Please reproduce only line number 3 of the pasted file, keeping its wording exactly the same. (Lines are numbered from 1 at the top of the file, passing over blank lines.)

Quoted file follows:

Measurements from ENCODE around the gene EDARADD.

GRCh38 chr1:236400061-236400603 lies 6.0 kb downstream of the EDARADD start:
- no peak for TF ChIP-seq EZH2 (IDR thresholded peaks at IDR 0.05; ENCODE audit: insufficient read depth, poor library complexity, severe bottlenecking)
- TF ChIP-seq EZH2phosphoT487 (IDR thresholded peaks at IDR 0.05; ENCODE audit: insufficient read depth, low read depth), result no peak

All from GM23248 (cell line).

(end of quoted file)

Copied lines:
- no peak for TF ChIP-seq EZH2 (IDR thresholded peaks at IDR 0.05; ENCODE audit: insufficient read depth, poor library complexity, severe bottlenecking)